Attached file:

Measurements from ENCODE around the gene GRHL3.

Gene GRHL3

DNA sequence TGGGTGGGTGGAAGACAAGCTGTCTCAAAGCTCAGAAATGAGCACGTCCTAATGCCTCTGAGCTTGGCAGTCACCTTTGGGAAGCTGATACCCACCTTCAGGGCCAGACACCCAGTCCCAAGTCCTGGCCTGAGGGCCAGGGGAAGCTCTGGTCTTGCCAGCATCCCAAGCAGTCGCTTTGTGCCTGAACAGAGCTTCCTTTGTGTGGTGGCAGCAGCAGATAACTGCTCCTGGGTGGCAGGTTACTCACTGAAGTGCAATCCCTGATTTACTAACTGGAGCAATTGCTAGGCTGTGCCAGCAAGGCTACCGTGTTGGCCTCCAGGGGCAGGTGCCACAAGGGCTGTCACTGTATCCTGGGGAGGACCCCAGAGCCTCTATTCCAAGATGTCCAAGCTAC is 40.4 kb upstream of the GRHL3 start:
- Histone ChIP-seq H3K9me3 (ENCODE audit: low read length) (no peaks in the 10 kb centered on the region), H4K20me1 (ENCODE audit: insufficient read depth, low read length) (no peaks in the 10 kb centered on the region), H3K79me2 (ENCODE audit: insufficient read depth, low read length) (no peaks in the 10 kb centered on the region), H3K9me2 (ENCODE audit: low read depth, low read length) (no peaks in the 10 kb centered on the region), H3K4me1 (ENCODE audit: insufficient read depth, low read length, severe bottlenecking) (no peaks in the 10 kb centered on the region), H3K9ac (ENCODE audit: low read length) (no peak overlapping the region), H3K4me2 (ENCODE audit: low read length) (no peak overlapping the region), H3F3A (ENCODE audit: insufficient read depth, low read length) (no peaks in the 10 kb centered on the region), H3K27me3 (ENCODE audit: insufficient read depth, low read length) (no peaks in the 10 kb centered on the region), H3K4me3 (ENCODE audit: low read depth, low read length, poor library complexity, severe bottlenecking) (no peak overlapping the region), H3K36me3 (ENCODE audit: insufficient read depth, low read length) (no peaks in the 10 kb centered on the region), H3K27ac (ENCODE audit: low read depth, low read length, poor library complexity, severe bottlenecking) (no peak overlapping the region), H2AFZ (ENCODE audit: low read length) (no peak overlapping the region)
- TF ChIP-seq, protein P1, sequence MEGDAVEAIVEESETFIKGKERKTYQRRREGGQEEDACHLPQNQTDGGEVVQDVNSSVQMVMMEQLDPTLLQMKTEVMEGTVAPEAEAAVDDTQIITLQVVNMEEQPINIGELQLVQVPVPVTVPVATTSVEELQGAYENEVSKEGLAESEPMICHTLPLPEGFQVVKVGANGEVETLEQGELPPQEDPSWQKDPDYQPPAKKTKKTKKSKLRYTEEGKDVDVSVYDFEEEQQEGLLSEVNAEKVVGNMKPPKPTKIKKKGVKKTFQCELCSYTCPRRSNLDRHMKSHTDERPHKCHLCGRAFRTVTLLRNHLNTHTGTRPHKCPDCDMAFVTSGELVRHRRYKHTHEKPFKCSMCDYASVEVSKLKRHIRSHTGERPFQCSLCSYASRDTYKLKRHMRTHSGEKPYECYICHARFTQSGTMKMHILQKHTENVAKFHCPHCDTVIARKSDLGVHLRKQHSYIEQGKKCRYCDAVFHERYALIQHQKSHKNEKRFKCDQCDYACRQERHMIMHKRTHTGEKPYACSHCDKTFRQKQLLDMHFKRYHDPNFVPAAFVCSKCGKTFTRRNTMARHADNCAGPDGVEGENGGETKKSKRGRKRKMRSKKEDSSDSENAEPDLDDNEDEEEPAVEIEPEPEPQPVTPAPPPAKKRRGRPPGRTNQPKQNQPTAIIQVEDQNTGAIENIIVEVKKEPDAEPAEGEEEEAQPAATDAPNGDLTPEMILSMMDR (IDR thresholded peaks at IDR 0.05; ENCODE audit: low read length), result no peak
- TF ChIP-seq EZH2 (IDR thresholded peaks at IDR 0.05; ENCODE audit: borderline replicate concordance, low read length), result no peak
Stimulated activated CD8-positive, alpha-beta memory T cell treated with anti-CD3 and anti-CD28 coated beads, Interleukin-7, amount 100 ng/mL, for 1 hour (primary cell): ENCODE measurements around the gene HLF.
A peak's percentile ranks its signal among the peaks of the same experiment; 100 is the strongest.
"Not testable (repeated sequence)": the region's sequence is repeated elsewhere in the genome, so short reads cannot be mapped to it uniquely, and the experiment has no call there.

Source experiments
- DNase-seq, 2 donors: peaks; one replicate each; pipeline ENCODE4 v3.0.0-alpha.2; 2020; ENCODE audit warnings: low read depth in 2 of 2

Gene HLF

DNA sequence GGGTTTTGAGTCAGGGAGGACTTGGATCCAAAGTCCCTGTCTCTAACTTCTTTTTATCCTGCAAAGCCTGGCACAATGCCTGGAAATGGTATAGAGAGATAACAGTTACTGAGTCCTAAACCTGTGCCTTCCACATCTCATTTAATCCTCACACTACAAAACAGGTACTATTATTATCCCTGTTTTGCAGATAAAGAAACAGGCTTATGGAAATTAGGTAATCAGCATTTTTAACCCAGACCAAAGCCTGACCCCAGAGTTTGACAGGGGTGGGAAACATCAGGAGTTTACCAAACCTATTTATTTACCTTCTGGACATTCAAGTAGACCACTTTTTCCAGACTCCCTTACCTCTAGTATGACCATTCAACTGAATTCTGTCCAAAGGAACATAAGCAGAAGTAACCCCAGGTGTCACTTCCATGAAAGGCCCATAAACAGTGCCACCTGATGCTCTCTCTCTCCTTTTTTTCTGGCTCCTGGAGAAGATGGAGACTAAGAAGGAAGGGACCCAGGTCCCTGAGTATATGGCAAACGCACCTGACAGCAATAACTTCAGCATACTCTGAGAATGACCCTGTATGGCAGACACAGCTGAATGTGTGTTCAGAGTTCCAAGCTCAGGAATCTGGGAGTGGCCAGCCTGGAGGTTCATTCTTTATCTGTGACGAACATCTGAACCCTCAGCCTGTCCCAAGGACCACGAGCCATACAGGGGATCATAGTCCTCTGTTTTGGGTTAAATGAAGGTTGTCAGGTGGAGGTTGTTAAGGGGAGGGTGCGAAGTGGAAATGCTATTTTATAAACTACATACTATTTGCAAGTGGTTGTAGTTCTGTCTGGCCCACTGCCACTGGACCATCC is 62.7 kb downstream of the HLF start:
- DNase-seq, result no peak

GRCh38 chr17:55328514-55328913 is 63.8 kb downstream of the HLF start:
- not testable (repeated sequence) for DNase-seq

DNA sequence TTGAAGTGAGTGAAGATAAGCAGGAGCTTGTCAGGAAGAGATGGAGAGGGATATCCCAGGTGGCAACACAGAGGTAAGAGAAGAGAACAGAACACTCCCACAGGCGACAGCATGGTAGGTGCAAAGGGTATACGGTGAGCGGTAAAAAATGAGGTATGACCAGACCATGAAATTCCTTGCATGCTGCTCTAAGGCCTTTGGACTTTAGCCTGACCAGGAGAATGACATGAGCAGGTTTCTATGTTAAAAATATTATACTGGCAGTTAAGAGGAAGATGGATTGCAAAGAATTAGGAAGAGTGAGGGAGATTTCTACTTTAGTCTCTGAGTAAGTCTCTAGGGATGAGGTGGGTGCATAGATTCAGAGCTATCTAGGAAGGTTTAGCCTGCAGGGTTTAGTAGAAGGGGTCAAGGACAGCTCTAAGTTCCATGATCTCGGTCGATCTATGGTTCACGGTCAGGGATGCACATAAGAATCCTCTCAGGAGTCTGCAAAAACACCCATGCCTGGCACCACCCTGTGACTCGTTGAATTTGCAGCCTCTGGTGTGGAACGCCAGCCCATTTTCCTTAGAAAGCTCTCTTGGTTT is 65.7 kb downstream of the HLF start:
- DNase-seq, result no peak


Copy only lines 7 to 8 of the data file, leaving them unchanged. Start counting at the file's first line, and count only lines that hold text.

Stimulated activated CD8-positive, alpha-beta memory T cell treated with anti-CD3 and anti-CD28 coated beads, Interleukin-7, amount 100 ng/mL, for 1 hour (primary cell): ENCODE measurements around the gene HLF.
A peak's percentile ranks its signal among the peaks of the same experiment; 100 is the strongest.